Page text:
Environmental group, ratepayers push back on PSNH rate hike
In a motion filed with the PUC on Jan. 28, the Conservation Law Foundation and the ratepayers ask the commission to reopen hearings and revoke a 34-percent increase in PSNH's energy service rate, granted on Dec. 28.
The environmental group claims PSNH was not eligible for a rate increase because it failed to meet a September 2012 deadline for a long-range planning document required by law to prove that the company is pursing the lowest cost options. The company last filed a "least cost integrated resource plan" in September 2010.
In an order issued on Jan. 29, the PUC accepted the resource plan filed in 2010, and granted PSNH an extension to September 2013 for the mandatory biennial update.
"The PUC had a case that started in 2010, with final briefings in June of 2012, that they didn't act on for seven months," said Jonathan Peress, head of CLF's Clean Energy and Climate Change program, in regard to the resource plan review. "Then the day after we file this motion for a rehearing, they issue a decision ... I think it's curious."
A PUC spokesperson responded that the order on the long-range plan is unrelated to the CLF filing.
Even though the utility now technically has a long-range plan on record accepted by the PUC, Peress said his group's motion still stands.
He said the PSNH resource plan was not approved at the time its rate hikes were implemented, and it is still not fully approved despite the Jan. 29 PUC order, which acknowledges that continued operation of coal-fired plants in Newington and Bow were not addressed.
"The commission will issue a companion order on issues relating to (continued operation) for Newington and other PSNH generating units at a later date," the order states.
"Here's the bottom line," Peress said, "PSNH's expensive, inefficient and dirty power generation is needlessly extracting hundreds of millions of dollars from ratepayers for the profits of shareholders. The commission has an opportunity to address this again through our appeal. Thus far, they seem somewhat reluctant. They've had no less than five dockets in which they could address this issue (of the coal-fired plants), and they continue to defer."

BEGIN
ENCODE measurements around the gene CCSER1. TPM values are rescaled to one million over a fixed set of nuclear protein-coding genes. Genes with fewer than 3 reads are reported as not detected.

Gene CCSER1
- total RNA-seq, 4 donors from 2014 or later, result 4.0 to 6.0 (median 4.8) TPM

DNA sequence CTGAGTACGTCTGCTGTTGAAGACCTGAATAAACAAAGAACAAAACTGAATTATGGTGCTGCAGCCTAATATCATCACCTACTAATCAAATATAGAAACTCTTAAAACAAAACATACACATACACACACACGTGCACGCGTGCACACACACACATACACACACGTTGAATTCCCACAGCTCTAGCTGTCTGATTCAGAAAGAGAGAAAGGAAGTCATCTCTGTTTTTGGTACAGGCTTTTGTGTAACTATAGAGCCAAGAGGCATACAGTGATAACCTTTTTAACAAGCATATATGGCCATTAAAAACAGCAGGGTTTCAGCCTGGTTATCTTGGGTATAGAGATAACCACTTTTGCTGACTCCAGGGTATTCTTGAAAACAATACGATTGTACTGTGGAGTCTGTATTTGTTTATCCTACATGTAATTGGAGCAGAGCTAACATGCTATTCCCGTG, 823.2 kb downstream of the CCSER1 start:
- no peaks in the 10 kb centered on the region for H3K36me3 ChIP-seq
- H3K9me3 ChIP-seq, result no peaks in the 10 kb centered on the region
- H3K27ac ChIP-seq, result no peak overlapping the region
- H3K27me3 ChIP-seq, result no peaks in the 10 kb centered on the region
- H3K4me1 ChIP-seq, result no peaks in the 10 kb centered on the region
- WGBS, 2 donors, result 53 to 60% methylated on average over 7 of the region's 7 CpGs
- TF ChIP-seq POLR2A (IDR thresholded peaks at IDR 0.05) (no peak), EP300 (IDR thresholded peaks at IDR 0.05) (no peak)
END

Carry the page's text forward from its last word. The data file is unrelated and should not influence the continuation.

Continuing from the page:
PSNH spokesman Martin Murray cited the company's response, which states, "The motion is nothing more than a re-assertion of prior arguments that were rejected by the commission."
He said the least-cost plan was pending at the PUC while the energy service charge was being considered, and the PUC was authorized to approve the increase while the review was under way.
"The CLF is trying to broadcast a flawed legal theory that the PUC has previously considered and rejected," he said.
The PUC on Jan. 18 did open an investigation into whether PSNH can provide competitive electric rates to its customers. The order opening the investigation acknowledged that market conditions have changed significantly since a 2003 law was passed allowing PSNH to retain generating plants.
The regulatory agency on Dec. 28 approved a PSNH energy service charge of 9.54 cents per kilowatt hour for the first half of 2013, up from the 2012 energy charge of 7.11 cents per kwh.
The increase in the energy service charge will be offset to a degree by a significant reduction in the charge for stranded cost recovery, designed to compensate PSNH for costs brought about by deregulation of the energy industry in New Hampshire.
The stranded cost recovery charge was approved at .737 cents per kwh, compared to 1.88 cents per kwh in 2012. A customer using 500 kilowatt hours per month will see their total monthly bill go up from $86.35 to $92.43, an increase of about 7 percent.
With natural gas prices at historic lows, competitive energy suppliers have been undercutting the PSNH energy charge for months, causing a large number to make the switch. As the PSNH energy charge goes to 9.54 cents per kwh, competitors like ENH are offering energy rates at 7.28 cents per kwh.
By the end of last year, 47,191 PSNH customers, or nearly 10 percent of its customer base, had switched to unregulated competitors for their energy supply. PSNH still makes money on transmission and stranded costs.
Nearly 50 percent of all the energy PSNH transmits to residential and commercial users is now provided by competitors, triggering alarm at the PUC over continued "customer migration" that leaves a smaller and smaller portion of the market with a growing portion of PSNH costs.
The New Hampshire ratepayers joining the CLF in its motion for rehearing on the PSNH energy rate are Alexandra and James Dannis of Dalton; William Hopwood of Elkins; Janet Ward of Contoocook; Amy Matheson of North Hampton; and George Chase of Hopkinton.
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